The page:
Why we should teach young girls to code

Credit: Mimi Thian

My daughter started learning computer coding the other day. She’s six.

Yes, I know, we are insufferably smug parents. But there’s another reason why we sat her down in front of a laptop.

And it’s not because supermodel Karlie Kloss has just announced that she’s planning to open her own summer camp for girl coders, called ‘Kode With Klossy‘ – although Klossy and I do seem to be on the same page when it comes to the benefits of girls learning to code.

Like it or not, computer coding is going to be part of everyone’s future. As Prime Minister Malcolm Turnbull has said, digital literacy – including coding – is as important as other kinds of literacy.

We need to get beyond the stereotype that the only people who are good at computer coding are guys with questionable hygiene.

Unless we take deliberate steps to teach girls to code, digital literacy will continue to be the domain of men and boys. Coding skills will become yet another barrier to true gender equality, further widening the pay gap, the superannuation crisis, and the poor representation of women in executive-level positions.

Here’s five reasons why you should encourage your daughter to learn how to code.

1. Jobs, jobs, jobs

Given current trends, it’s likely that whatever field your daughter goes into, she will be using a computer. And it won’t be to use Microsoft Office and Facebook.

Even non-coding jobs will increasingly be augmented by computer skills. If people don’t have an understanding of how computers work, they’ll likely have limited career prospects.

2. It’s empowering

Women excel at listening, soft furnishings and finding lost socks. Men are better at everything else. That is pretty much the message that girls grow up with. Even in traditionally female domains like breastfeeding and mothering, we’re supposed to heed the advice of experts (read: men) who know best.

Coding, and technology more generally, is one more domain where girls grow up believing that boys are better than them. Even a supposedly “empowering” story like Barbie: I Can Be A Computer Engineer concluded with Barbie needing help from boys to code for her.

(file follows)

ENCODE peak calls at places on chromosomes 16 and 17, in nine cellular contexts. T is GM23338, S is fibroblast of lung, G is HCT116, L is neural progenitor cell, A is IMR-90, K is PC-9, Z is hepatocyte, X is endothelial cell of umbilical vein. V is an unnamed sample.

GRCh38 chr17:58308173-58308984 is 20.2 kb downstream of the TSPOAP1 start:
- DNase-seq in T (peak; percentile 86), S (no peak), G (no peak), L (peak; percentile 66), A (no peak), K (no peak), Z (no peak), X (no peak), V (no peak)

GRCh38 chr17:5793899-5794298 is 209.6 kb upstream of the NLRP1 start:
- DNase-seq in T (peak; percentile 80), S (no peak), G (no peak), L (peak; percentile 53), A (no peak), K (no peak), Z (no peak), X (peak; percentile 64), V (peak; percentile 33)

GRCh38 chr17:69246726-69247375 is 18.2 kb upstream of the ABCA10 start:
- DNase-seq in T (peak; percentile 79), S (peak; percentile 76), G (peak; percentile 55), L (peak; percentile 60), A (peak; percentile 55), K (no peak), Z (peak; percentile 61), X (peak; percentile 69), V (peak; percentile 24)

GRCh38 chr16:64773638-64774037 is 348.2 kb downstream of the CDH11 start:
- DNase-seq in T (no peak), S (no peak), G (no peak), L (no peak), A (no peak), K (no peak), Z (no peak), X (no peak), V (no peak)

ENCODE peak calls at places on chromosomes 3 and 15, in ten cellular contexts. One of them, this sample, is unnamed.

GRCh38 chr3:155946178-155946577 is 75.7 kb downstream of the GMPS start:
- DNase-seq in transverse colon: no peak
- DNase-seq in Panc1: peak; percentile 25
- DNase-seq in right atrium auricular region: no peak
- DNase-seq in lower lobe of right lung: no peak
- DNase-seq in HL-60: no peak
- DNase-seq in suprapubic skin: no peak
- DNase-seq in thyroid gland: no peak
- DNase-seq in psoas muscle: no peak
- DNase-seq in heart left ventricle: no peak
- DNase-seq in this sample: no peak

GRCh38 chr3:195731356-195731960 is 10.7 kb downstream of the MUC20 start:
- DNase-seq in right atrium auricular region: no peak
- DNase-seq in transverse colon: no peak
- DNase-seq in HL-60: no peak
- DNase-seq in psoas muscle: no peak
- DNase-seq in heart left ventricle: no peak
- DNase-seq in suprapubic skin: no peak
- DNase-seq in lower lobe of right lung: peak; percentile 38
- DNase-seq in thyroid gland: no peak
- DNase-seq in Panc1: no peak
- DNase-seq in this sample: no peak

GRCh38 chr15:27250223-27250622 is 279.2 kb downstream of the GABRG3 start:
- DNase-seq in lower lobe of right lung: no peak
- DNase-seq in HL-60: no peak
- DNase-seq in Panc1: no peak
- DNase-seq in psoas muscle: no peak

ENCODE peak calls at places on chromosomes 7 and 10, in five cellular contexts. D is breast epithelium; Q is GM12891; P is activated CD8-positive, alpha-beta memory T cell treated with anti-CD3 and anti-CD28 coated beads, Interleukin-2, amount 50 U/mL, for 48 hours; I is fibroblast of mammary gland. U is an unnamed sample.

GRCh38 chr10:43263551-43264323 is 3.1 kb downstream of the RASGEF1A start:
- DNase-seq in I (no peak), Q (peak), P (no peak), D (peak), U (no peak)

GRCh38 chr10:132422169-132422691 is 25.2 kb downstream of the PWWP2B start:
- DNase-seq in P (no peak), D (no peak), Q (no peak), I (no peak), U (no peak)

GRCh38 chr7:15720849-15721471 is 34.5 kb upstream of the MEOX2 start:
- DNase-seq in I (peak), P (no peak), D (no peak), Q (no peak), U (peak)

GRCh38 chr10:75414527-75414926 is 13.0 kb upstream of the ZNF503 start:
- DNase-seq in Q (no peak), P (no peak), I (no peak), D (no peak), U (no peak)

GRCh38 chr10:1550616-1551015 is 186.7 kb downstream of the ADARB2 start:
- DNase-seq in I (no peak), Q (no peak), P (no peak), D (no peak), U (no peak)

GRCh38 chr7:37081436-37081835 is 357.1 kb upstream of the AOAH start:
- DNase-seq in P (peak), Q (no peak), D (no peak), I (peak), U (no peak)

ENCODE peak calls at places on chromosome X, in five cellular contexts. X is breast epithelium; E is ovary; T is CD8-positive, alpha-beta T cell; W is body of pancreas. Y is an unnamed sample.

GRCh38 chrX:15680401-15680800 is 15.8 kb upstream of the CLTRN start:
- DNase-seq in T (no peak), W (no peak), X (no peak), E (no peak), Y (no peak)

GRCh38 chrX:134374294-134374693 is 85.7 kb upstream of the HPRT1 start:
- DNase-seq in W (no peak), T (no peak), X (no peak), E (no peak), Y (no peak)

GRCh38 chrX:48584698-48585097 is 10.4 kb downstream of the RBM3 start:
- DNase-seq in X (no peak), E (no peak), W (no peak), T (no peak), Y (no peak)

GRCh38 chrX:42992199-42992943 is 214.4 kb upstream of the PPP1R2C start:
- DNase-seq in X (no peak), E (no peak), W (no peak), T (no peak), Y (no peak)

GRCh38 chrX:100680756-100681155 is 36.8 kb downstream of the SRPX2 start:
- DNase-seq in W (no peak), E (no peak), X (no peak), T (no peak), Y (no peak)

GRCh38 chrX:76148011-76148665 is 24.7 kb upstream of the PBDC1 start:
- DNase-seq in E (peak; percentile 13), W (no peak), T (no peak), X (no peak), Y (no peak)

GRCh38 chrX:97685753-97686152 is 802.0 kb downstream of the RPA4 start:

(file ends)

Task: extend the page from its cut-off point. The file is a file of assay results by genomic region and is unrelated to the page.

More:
Coding is a practical skill that girls can develop to prove their competency to themselves and the rest of the world that doubts them because of their gender.

3. It’s a form of self-expression

As the YouTube clips of Microsoft execs boogying at the Windows 95 launch demonstrates, coding and self-expression are not natural bedfellows. Surely the kind of self-expression practiced by Bill Gates and Steve Balmer should be discouraged from a young age.

But despite popular conceptions that coding is just about following rigid and pre-existing rules, it can be a form of creative self-expression. Good coders require a slate of complex abilities, including logic, problem solving, imagination, design sense and solid aesthetic judgment.

4. Women make better coders

New research shows that software repository GitHub approved code written by women at a higher rate than code written by men in all of the top 10 programming languages.

Many traits that are nurtured and rewarded in girls – such as communication skills, team work, multitasking, and a capacity for empathy – are critical in coding. Contrary to the mythology of the lone wolf sitting in his mum’s basement for weeks on end, most coding projects require working with other people. Coders need to listen, brainstorm, compromise, and collaborate.

And as software becomes more ubiquitous and pervasive, women need to make sure that the “solutions” that are devised reflect women’s interests and ideas. As Linda Liukas, a skilled programmer, says in The Telegraph: “Twentysomething-year-old boys are solving their problems with dating or meeting friends, but there are different problems in the world.”

5. Coding is compatible with having a family

One of the biggest problems facing women with children is the shortage of meaningful, well-paid, part-time work. Full-time work is often the only option.

At the same time, mothers are still expected to shoulder an unfair burden of domestic work and childcare.

Given the projected skill shortage and the fact that programming can be done pretty much anywhere and anytime, coding might provide more opportunities for women to find flexible, high-status, and skilled work.

If I’ve managed to convince you to get your daughters coding, here’s how to do it.

There are websites and tools that teach the basics of computational thinking. Most are visual, providing immediate feedback to budding programmers. And rather than relying on typing screens and screens of code, they utilise pre-built code blocks that can fit together like puzzle pieces.

Best of all, many of these are free, such as Scratch, which was created by Massachusetts Institute of Technology to teach programming concepts to children aged six and up, and for older children, Alice, which uses 3D graphics and animation to teach students core programming principles.

These courses are a gateway to get children interested in coding and lay the foundations for learning more sophisticated programming and languages.

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